“If implemented, the Medicare Physician Fee Schedule will have drastic consequences for Medicare patients seeking surgical services,” David B. Hoyt, MD, FACS, ACS Executive Director, said in a statement. “Without congressional intervention, these policies will result in significant cuts to physician payment for most surgical services delivered to Medicare patients, exacerbate surgical workforce shortages, and worsen the crisis of rural hospital closures.”
According to the ACS, congressional action is needed before the end of the year As a result, groups like the AAO, ACS, along with the Surgical Care Coalition, will continue to advocate Congress to stop the Medicare payment cuts and protect patients access to surgical care.
“Surgeons and patients have been advocating against these cuts when CMS initially proposed them. No healthcare providers should be facing cuts, especially during a pandemic,” said Dr. Hoyt. “We strongly urge Congress to support the Holding Providers Harmless From Medicare Cuts During COVID-19 Act of 2020, which was introduced by Representatives Bera and Bucshon, to ensure patients can access the care they need when and where they need it.”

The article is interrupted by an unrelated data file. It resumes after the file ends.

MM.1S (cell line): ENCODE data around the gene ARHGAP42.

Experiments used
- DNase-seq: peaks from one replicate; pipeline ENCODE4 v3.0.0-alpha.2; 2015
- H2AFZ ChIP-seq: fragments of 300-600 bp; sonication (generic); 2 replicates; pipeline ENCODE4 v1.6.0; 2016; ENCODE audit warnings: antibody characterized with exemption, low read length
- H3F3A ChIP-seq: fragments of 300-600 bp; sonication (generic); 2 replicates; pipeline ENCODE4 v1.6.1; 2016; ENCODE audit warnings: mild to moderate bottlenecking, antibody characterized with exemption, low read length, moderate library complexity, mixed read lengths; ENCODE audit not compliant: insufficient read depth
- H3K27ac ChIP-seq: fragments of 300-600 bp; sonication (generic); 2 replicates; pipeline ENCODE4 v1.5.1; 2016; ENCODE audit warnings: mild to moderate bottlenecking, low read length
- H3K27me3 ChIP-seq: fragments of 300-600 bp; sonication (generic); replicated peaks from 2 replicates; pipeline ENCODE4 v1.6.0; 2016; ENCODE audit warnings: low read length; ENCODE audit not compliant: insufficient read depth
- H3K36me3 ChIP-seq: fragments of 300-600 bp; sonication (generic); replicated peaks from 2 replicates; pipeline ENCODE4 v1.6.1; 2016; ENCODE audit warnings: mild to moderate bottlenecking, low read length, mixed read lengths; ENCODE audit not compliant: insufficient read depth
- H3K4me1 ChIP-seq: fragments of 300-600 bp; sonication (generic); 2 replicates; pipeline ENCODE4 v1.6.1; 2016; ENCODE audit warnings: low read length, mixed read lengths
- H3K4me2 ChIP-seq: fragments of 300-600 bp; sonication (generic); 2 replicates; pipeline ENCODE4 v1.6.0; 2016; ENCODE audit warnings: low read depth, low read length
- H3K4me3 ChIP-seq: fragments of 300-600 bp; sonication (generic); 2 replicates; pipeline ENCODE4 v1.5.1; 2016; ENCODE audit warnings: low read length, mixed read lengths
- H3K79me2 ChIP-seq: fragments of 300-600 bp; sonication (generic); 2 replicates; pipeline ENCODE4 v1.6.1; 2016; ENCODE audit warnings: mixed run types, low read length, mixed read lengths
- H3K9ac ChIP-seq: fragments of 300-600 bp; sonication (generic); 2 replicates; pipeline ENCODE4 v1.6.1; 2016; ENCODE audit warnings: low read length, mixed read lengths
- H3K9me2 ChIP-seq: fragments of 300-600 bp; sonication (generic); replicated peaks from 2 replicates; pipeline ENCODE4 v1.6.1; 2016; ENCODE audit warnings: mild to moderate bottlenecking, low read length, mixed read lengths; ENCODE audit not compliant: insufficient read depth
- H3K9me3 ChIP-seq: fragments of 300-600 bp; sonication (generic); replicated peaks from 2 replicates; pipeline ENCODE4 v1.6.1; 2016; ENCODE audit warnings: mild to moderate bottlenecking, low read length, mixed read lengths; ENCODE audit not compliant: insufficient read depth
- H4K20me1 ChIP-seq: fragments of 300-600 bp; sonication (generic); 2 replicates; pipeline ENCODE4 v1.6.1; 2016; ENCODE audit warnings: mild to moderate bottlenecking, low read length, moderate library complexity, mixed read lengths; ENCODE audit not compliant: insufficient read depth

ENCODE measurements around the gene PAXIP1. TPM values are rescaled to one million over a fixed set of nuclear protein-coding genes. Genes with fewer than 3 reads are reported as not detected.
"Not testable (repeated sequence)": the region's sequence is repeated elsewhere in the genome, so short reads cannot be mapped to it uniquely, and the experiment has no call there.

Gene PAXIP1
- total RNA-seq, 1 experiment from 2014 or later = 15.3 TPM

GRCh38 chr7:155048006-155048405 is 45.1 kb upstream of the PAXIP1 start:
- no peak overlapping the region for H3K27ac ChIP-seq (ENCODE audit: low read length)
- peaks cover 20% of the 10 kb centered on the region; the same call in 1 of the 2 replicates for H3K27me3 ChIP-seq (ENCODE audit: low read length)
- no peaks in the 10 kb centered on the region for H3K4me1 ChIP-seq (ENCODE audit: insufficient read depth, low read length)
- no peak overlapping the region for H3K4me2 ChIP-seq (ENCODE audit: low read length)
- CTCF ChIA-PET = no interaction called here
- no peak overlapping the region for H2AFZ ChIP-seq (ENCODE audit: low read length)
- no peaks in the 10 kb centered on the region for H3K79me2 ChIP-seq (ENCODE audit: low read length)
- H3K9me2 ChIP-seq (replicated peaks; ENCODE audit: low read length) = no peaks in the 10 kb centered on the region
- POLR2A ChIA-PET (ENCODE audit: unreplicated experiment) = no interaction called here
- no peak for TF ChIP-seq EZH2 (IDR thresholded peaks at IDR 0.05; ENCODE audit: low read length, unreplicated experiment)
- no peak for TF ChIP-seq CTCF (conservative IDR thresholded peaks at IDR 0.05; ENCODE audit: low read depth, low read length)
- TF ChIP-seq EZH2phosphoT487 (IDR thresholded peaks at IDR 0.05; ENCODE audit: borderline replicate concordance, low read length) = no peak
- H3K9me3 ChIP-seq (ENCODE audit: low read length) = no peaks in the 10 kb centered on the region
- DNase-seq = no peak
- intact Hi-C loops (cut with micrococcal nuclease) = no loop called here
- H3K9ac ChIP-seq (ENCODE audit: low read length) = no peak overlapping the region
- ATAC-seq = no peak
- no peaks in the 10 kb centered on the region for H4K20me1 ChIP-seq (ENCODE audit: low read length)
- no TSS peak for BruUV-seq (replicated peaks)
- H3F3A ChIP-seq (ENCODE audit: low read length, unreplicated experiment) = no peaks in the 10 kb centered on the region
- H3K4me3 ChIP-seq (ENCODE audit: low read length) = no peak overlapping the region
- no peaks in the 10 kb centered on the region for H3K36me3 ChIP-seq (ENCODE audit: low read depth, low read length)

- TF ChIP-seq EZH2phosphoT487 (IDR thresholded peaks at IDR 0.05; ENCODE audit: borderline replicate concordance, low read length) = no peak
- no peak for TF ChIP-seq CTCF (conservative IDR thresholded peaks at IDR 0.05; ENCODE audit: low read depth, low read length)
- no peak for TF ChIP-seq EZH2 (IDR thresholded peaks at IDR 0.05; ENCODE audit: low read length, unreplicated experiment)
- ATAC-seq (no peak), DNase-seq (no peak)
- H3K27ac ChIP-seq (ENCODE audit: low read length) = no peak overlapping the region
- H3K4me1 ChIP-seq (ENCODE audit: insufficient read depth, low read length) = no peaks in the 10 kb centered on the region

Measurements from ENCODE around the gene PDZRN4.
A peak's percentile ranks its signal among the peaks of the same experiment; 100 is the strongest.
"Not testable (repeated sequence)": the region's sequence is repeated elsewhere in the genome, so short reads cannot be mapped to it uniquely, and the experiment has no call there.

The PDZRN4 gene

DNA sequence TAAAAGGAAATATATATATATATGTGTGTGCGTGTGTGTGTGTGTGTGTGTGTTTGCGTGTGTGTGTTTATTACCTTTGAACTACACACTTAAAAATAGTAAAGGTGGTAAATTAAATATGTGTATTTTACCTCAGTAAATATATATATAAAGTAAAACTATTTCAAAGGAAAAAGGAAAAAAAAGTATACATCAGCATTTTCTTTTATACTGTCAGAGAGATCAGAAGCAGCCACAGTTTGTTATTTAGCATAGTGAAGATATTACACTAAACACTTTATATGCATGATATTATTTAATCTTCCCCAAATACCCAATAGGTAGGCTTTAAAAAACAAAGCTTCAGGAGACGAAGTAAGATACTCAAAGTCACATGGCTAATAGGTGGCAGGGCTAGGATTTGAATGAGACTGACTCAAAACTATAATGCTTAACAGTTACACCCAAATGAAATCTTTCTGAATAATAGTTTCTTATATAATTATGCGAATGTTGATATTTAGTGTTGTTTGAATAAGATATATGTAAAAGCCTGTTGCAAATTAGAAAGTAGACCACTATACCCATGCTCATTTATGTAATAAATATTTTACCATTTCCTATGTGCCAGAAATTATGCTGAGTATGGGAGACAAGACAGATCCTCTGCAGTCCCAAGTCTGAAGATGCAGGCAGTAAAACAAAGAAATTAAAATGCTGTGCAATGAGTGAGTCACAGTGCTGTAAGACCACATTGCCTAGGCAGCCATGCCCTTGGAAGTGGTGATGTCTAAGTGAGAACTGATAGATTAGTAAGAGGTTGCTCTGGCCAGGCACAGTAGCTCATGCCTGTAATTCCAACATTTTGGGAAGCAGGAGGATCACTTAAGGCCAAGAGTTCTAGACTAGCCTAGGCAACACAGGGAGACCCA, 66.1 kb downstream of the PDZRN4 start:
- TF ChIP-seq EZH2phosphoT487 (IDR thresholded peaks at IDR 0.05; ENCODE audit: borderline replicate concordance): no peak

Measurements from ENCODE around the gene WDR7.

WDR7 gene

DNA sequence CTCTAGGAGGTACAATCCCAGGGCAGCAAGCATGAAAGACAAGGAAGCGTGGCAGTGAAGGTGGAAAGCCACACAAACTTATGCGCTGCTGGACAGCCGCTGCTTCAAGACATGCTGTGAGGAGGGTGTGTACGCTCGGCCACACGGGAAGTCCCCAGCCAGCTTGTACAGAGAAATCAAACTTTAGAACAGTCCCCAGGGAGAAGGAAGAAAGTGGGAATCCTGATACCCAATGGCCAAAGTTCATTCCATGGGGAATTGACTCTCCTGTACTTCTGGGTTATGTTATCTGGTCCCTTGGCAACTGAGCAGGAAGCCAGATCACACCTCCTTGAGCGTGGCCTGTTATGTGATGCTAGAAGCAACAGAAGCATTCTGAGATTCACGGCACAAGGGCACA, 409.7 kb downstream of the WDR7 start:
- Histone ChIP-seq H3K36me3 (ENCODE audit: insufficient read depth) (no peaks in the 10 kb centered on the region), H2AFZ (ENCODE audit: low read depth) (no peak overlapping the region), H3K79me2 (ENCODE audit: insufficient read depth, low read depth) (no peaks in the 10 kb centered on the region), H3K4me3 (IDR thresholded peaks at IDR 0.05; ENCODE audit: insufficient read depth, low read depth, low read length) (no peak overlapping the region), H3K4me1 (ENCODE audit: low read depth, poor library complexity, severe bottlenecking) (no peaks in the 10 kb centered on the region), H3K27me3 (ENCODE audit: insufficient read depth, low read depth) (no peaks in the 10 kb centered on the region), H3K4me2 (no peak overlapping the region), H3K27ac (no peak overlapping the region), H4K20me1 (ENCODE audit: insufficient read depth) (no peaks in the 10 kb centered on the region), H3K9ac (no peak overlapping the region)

American Medical Association President Susan R. Bailey, MD said in a statement the fee schedule his will result in a reduction to Medicare payment rates in the midst of the worsening COVID-19 pandemic “while physicians are continuing to care for record numbers of patients diagnosed with COVID-19 and trying to keep the lights on in their practices.”
Dr. Bailey added that the cuts will hurt all Medicare patients, including patients seeking care for COVID-19 because payments for critical care, hospital visits and nursing-home visits will be cut dramatically.
The AMA is strongly urging Congress “to prevent or postpone the payment reductions resulting from Medicare’s budget neutrality requirement,” Dr. Bailey said. “Physicians are already experiencing substantial economic hardships due to COVID-19, so these payment cuts could not come at a worse time.”